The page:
The Disclosure Pilot Scheme (DPS) included duties on parties and their legal representatives to cooperate with each other in connection with the scope of the disclosure exercise (paragraphs 2.3 and 3.2(3) of PD51U).

In this article, Joseph Rossello, a senior associate in our Commercial Litigation team, looks at the recent decision of AAH Pharmaceuticals Limited & Anor v Jhoots Healthcare Limited & Anor [2020] EWHC 2524 (Comm), which considers these duties.

It was hoped that the introduction of the requirement to cooperate would help deliver the cultural change needed to make the DPS a success. Despite the duties being clearly stated, the court has reiterated these requirements to parties where there has been a failure to resolve disclosure issues between themselves. This is particularly the case where the parties have failed to utilise the disclosure guidance hearing mechanism (at paragraph 11 of PD51U) to resolve differences rather than having the matter dealt with as part of an application under Part 23 of the Civil Procedure Rules (CPR).

 

AAH Pharmaceuticals Limited & Anor v Jhoots Healthcare Limited & Anor

In the AAH case, the parties had endeavoured to resolve their dispute about the scope of disclosure through correspondence. However, despite exchanging a number of letters, the parties disagreed about the methodology to be adopted by the claimants for reducing the documents collected into a reasonable and proportionate pool of documents for review. In particular, there was disagreement about how the keywords initially agreed in the disclosure review document should be applied to the issues for disclosure. There was also disagreement about the defendants’ suggestion to undertake testing of amended keywords in order to reach agreement on the pool of documents to be reviewed.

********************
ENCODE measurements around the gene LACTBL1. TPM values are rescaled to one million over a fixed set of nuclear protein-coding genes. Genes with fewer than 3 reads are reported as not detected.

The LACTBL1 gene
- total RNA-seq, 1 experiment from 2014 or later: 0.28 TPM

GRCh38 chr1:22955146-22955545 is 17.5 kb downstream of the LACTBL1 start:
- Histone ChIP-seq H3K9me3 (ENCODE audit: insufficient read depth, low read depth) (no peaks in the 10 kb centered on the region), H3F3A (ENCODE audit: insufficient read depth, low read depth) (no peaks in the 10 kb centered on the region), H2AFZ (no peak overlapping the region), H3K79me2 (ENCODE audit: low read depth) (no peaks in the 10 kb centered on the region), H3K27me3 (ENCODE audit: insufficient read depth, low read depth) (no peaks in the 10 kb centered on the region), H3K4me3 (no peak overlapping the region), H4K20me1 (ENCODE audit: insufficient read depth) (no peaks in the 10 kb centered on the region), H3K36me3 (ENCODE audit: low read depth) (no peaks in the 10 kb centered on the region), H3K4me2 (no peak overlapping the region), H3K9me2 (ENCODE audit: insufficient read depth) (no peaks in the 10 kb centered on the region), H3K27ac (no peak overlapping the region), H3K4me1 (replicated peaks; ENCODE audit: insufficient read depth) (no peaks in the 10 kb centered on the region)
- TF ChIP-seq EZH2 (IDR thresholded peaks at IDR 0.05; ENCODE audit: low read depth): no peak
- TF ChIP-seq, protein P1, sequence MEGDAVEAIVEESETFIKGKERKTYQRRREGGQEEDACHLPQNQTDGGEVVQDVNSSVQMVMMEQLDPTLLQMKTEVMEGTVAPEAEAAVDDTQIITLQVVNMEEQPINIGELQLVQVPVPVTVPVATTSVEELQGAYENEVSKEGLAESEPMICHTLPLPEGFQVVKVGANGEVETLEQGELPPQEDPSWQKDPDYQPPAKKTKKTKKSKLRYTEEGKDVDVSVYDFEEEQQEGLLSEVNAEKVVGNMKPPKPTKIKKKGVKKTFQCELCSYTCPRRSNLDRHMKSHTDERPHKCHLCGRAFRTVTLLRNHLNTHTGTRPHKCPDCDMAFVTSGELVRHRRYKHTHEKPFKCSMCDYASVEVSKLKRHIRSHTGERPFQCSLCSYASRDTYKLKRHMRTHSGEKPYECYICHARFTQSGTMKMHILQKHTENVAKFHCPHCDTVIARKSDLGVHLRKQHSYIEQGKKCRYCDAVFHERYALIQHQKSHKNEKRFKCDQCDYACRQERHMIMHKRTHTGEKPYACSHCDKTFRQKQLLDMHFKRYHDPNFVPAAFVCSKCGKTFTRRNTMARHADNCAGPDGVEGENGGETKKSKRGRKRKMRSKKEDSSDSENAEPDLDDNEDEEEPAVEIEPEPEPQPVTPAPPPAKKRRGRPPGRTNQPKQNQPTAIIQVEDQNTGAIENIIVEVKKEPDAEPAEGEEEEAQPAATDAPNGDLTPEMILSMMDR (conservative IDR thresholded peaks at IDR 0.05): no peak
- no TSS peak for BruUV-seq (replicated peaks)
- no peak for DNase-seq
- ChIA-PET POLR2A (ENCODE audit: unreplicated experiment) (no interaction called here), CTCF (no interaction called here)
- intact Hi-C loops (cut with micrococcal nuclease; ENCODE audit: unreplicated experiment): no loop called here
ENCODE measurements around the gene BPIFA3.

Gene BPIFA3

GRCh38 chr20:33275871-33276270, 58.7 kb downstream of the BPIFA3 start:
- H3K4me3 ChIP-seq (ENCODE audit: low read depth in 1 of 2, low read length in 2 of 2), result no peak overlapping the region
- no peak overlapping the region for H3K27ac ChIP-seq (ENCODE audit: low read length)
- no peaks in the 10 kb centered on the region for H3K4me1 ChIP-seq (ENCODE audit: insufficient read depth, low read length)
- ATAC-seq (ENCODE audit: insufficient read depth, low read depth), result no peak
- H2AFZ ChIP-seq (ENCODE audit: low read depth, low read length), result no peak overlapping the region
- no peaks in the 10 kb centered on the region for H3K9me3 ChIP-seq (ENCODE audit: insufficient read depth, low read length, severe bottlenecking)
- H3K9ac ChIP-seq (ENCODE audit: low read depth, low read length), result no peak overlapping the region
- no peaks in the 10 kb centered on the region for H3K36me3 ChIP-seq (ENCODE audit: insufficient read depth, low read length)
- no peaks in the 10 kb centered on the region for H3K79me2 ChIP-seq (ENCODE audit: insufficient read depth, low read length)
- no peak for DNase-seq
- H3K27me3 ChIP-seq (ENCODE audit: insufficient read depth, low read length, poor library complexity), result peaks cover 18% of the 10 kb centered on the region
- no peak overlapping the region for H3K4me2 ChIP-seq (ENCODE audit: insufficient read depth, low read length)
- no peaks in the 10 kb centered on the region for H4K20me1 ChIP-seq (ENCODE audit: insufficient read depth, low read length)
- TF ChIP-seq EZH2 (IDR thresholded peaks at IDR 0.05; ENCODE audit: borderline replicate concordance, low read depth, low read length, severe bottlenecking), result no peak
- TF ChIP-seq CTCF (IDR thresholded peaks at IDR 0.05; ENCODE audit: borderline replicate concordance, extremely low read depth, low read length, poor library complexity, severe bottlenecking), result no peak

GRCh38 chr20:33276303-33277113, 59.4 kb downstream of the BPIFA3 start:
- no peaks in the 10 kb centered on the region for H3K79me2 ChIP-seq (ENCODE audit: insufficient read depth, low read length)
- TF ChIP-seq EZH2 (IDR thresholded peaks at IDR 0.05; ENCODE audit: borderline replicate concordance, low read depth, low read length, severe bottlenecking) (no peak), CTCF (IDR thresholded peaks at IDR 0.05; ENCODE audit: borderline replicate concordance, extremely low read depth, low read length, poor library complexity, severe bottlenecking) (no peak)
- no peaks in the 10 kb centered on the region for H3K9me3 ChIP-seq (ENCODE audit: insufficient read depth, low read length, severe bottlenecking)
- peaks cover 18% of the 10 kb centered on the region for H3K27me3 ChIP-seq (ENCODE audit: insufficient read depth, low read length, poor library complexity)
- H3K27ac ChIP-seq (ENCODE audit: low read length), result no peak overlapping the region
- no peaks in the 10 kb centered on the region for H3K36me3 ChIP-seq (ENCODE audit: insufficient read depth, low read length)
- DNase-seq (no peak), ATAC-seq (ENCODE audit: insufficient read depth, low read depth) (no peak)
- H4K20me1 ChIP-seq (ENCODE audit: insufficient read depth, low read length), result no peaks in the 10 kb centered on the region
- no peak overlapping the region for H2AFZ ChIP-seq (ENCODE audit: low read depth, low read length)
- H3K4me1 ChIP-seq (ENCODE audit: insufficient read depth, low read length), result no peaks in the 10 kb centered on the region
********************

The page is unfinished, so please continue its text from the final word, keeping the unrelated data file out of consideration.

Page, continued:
With the impending disclosure deadline looming and the disagreement not resolved, the claimants wrote to the defendants stating that they would not exchange further correspondence on the disagreed issues and would complete the review exercise as they had proposed. They also suggested that if the defendants’ review of the claimants’ disclosed documents identified any missing material, then the defendants could apply specific disclosure.
The defendants applied to the court for orders to resolve the outstanding disclosure issues.

 

Decision of the court

In considering this matter, His Honour Judge Worster reminded the parties of their duties of cooperation as set out in paragraphs 2.3 and 3.2(3) of PD51U. He stated that the appropriate way to deal with this matter was by utilising the Disclosure Guidance Hearing procedure as set out in paragraph 11 of PD51U.

In relation to the issue of cooperation between the parties, the judge referred to the decision in McPartland and Partners v Whitehead [2020] EWHC 298 (Ch) where Sir Geoffrey Vos, Chancellor of the High Court, emphasised the need for cooperation between parties. Sir Geoffrey referred to the fact that the DPS is “built on cooperation” and that “this is not intended to be mere exhortation”.